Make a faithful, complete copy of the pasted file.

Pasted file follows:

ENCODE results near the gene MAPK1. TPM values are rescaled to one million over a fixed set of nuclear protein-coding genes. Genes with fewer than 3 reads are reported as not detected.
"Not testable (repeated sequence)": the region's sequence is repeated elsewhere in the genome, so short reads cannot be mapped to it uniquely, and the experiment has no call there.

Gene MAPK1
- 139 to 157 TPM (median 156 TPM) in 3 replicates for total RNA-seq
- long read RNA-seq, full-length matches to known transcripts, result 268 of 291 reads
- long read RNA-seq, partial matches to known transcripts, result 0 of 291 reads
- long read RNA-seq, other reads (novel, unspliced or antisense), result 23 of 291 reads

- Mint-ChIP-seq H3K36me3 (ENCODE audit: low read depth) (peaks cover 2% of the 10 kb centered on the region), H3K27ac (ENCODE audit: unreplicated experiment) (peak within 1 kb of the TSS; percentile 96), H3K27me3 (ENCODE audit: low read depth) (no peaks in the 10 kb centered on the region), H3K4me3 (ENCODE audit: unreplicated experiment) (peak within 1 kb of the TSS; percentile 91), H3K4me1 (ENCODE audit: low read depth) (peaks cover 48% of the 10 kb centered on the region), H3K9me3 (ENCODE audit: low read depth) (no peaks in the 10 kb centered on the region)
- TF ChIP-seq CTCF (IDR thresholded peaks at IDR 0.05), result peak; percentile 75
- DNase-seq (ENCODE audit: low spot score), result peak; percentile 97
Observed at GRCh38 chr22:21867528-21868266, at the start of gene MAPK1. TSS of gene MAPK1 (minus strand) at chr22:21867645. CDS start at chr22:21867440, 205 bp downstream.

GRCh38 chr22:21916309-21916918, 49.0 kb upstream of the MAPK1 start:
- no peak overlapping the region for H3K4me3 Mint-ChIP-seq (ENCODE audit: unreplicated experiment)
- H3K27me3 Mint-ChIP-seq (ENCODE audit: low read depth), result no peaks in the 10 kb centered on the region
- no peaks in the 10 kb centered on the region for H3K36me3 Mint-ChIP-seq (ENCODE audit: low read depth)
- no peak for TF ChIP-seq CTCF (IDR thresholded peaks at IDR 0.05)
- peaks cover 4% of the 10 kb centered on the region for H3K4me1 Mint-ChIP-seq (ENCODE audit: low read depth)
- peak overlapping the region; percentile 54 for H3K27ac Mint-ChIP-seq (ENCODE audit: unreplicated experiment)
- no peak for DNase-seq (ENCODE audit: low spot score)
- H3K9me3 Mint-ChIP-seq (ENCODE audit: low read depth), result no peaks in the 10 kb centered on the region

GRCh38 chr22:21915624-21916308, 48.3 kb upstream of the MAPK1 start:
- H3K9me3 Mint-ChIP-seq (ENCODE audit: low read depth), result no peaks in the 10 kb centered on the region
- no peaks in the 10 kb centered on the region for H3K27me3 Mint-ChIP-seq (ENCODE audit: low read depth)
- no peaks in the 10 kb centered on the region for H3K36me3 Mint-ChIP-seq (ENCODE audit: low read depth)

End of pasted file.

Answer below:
ENCODE results near the gene MAPK1. TPM values are rescaled to one million over a fixed set of nuclear protein-coding genes. Genes with fewer than 3 reads are reported as not detected.
"Not testable (repeated sequence)": the region's sequence is repeated elsewhere in the genome, so short reads cannot be mapped to it uniquely, and the experiment has no call there.

Gene MAPK1
- 139 to 157 TPM (median 156 TPM) in 3 replicates for total RNA-seq
- long read RNA-seq, full-length matches to known transcripts, result 268 of 291 reads
- long read RNA-seq, partial matches to known transcripts, result 0 of 291 reads
- long read RNA-seq, other reads (novel, unspliced or antisense), result 23 of 291 reads

- Mint-ChIP-seq H3K36me3 (ENCODE audit: low read depth) (peaks cover 2% of the 10 kb centered on the region), H3K27ac (ENCODE audit: unreplicated experiment) (peak within 1 kb of the TSS; percentile 96), H3K27me3 (ENCODE audit: low read depth) (no peaks in the 10 kb centered on the region), H3K4me3 (ENCODE audit: unreplicated experiment) (peak within 1 kb of the TSS; percentile 91), H3K4me1 (ENCODE audit: low read depth) (peaks cover 48% of the 10 kb centered on the region), H3K9me3 (ENCODE audit: low read depth) (no peaks in the 10 kb centered on the region)
- TF ChIP-seq CTCF (IDR thresholded peaks at IDR 0.05), result peak; percentile 75
- DNase-seq (ENCODE audit: low spot score), result peak; percentile 97
Observed at GRCh38 chr22:21867528-21868266, at the start of gene MAPK1. TSS of gene MAPK1 (minus strand) at chr22:21867645. CDS start at chr22:21867440, 205 bp downstream.

GRCh38 chr22:21916309-21916918, 49.0 kb upstream of the MAPK1 start:
- no peak overlapping the region for H3K4me3 Mint-ChIP-seq (ENCODE audit: unreplicated experiment)
- H3K27me3 Mint-ChIP-seq (ENCODE audit: low read depth), result no peaks in the 10 kb centered on the region
- no peaks in the 10 kb centered on the region for H3K36me3 Mint-ChIP-seq (ENCODE audit: low read depth)
- no peak for TF ChIP-seq CTCF (IDR thresholded peaks at IDR 0.05)
- peaks cover 4% of the 10 kb centered on the region for H3K4me1 Mint-ChIP-seq (ENCODE audit: low read depth)
- peak overlapping the region; percentile 54 for H3K27ac Mint-ChIP-seq (ENCODE audit: unreplicated experiment)
- no peak for DNase-seq (ENCODE audit: low spot score)
- H3K9me3 Mint-ChIP-seq (ENCODE audit: low read depth), result no peaks in the 10 kb centered on the region

GRCh38 chr22:21915624-21916308, 48.3 kb upstream of the MAPK1 start:
- H3K9me3 Mint-ChIP-seq (ENCODE audit: low read depth), result no peaks in the 10 kb centered on the region
- no peaks in the 10 kb centered on the region for H3K27me3 Mint-ChIP-seq (ENCODE audit: low read depth)
- no peaks in the 10 kb centered on the region for H3K36me3 Mint-ChIP-seq (ENCODE audit: low read depth)